National Institutes of Health, Public Health Service, HHS.
The technology describes the discovery of a novel gene encoding the DNA-binding factor, “Brother of the Regulator of Imprinted Sites”, BORIS, related to the unique, evolutionarily conserved, CTCF factor involved in regulation of genomic imprinting and cancer. Furthermore, it describes several splice variants of BORIS that translate into different proteins and antibodies of BORIS that can be used for diagnosis and treatment of cancer.
A very recent finding is that protein CTCF (expressed in all somatic tissues) binds, in a methylation-dependent manner, to the imprinting control regions thus allowing somatic cells to distinguish functionally maternal from paternal alleles. The new factor, BORIS, shares with CTCF the same spectrum of DNA sequence specificity and it is normally expressed only in germ cells of human gonads (when patterns of gene imprinting are re-established), but not in CTCF-expressing somatic cells.
Additionally, since cell-growth controlling CTCF has properties of a tumor suppressor gene, abnormal activation of BORIS upon cancerous transformation of somatic cells results in competition with the normal function of CTCF, thereby promoting tumor growth. The inventors found that antibodies against BORIS are present and can be detected in human blood serum taken from patients with cancer but not from healthy donors. Additionally, 14 new alternative splice forms of the BORIS polypeptide have been identified which show specificity to specific cancers, suggesting that circulating antibodies for specific BORIS splice variants in cancer patients can be associated with specific types or stages of malignant tumors.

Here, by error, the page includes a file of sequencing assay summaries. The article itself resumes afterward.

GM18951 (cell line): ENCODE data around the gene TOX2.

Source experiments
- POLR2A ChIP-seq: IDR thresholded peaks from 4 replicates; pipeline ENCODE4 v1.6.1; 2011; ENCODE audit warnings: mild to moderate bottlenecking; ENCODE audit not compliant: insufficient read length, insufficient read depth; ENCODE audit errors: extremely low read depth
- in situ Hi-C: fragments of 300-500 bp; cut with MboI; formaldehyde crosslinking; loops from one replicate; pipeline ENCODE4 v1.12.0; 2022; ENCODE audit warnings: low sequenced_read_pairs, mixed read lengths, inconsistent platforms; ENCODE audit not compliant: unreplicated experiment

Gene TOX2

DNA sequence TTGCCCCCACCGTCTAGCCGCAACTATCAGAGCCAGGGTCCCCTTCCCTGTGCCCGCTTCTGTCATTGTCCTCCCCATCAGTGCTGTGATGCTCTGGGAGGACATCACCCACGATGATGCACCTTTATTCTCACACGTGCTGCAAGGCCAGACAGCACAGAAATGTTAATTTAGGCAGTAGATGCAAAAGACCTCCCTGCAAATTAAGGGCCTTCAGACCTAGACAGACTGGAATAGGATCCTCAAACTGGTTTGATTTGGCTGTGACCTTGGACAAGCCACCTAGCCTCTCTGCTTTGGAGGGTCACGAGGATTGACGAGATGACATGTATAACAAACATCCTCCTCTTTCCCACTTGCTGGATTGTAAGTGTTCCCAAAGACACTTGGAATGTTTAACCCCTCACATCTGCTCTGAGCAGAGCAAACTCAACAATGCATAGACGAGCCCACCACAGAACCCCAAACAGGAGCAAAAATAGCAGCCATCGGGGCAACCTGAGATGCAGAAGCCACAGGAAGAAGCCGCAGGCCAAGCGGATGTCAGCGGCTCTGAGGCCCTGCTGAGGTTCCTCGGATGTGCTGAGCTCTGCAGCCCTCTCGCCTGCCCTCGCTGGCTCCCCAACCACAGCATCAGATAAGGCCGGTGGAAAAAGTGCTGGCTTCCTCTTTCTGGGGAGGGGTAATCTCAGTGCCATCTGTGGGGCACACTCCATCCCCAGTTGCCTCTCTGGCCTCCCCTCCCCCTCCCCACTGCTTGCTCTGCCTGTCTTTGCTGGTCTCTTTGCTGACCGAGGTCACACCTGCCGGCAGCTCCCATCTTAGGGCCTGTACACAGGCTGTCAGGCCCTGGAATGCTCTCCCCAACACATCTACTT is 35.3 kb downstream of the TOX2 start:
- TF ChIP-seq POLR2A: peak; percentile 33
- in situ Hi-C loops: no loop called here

Therefore, BORIS can be used in both diagnostic and therapeutic arenas: First, mutations in BORIS genomic locus or detection of encoded by the BORIS locus mRNAs or polypeptides expressed in any tissue besides normal gonads may be indicative of a pre-cancerous or cancerous state thus serving a diagnostic and/or prognostic purpose; and, second, targeting of abnormally activated BORIS should serve as a novel therapeutic approach to treat cancer.
BORIS Technology Can Have Three Major Applications
1. BORIS can be used as a therapeutic target for anti-cancer treatments.
2. BORIS expression can serve as a diagnostic marker for specific cancers other than testis.
3. Detection of antibodies against BORIS in blood serum samples can also be used as an indicator of pre-cancerous or cancerous condition existing.
Competitive Advantage of Our Technology
Cancer/testis (CT) genes, predominantly expressed in the testis (germ cells) and generally not in other normal tissues, are aberrantly expressed in human cancers. This highly restricted expression provides a unique opportunity to use these CT genes for diagnostics, immunotherapeutic, or other targeted therapies. BORIS is a newly described CT gene shown to be expressed in several cancers including lung, brain, uterine and endometrial among others and thus can be used as a novel diagnostic and therapeutic target.
This technology consists of the following patents and patent applications:
1. U.S. Patent Application No. 10/505,377 filed October 20, 2004 and all foreign counterparts [E-227-2001/0-US-03];
2. U.S. Patent Application No. 11/575,732 filed March 21, 2007 and all foreign counterparts [E-241-2004/0-US-04]; and
3. PCT Application No. PCT/US2007/7728 filed August 30, 2007 [E-117-2006/0-PCT-02]
Next Step: Teleconference
There will be a teleconference where the principal investigator will explain this technology. Licensing and collaborative research opportunities will also be discussed. If you are interested in participating in this teleconference please call or e-mail Mojdeh Bahar; (301) 435-2950; email@example.com. OTT will then e-mail you the date, time and number for the teleconference.Start Signature
Dated: November 9, 2007.
Steven M. Ferguson,
Director, Division of Technology Development and Transfer, Office of Technology Transfer, National Institutes of Health.
[FR Doc. E7-22820 Filed 11-21-07; 8:45 am]
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